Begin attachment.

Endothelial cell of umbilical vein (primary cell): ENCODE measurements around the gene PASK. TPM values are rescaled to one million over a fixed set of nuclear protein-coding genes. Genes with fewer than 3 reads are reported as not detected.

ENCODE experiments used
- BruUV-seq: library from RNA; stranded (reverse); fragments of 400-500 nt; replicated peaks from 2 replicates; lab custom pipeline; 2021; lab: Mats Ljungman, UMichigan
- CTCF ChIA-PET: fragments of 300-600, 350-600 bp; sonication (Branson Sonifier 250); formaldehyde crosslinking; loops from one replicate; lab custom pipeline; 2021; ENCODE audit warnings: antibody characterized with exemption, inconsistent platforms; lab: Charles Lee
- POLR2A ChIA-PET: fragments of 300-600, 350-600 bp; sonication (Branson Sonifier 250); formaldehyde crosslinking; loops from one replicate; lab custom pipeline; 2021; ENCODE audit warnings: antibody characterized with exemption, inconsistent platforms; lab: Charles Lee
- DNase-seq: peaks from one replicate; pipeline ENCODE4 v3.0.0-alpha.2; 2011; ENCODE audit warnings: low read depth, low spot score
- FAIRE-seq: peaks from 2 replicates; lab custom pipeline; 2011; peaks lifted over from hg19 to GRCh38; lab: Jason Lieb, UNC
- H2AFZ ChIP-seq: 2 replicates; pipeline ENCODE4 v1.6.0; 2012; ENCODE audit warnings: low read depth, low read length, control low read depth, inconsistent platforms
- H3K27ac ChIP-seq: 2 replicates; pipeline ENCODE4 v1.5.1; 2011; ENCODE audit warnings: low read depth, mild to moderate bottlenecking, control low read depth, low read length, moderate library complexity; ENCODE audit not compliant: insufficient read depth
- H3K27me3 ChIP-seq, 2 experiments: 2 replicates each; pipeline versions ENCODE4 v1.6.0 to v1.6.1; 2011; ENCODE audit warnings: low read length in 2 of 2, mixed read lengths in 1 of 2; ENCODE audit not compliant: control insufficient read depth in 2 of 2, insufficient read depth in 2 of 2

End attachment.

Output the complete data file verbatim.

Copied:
Endothelial cell of umbilical vein (primary cell): ENCODE measurements around the gene PASK. TPM values are rescaled to one million over a fixed set of nuclear protein-coding genes. Genes with fewer than 3 reads are reported as not detected.

ENCODE experiments used
- BruUV-seq: library from RNA; stranded (reverse); fragments of 400-500 nt; replicated peaks from 2 replicates; lab custom pipeline; 2021; lab: Mats Ljungman, UMichigan
- CTCF ChIA-PET: fragments of 300-600, 350-600 bp; sonication (Branson Sonifier 250); formaldehyde crosslinking; loops from one replicate; lab custom pipeline; 2021; ENCODE audit warnings: antibody characterized with exemption, inconsistent platforms; lab: Charles Lee
- POLR2A ChIA-PET: fragments of 300-600, 350-600 bp; sonication (Branson Sonifier 250); formaldehyde crosslinking; loops from one replicate; lab custom pipeline; 2021; ENCODE audit warnings: antibody characterized with exemption, inconsistent platforms; lab: Charles Lee
- DNase-seq: peaks from one replicate; pipeline ENCODE4 v3.0.0-alpha.2; 2011; ENCODE audit warnings: low read depth, low spot score
- FAIRE-seq: peaks from 2 replicates; lab custom pipeline; 2011; peaks lifted over from hg19 to GRCh38; lab: Jason Lieb, UNC
- H2AFZ ChIP-seq: 2 replicates; pipeline ENCODE4 v1.6.0; 2012; ENCODE audit warnings: low read depth, low read length, control low read depth, inconsistent platforms
- H3K27ac ChIP-seq: 2 replicates; pipeline ENCODE4 v1.5.1; 2011; ENCODE audit warnings: low read depth, mild to moderate bottlenecking, control low read depth, low read length, moderate library complexity; ENCODE audit not compliant: insufficient read depth
- H3K27me3 ChIP-seq, 2 experiments: 2 replicates each; pipeline versions ENCODE4 v1.6.0 to v1.6.1; 2011; ENCODE audit warnings: low read length in 2 of 2, mixed read lengths in 1 of 2; ENCODE audit not compliant: control insufficient read depth in 2 of 2, insufficient read depth in 2 of 2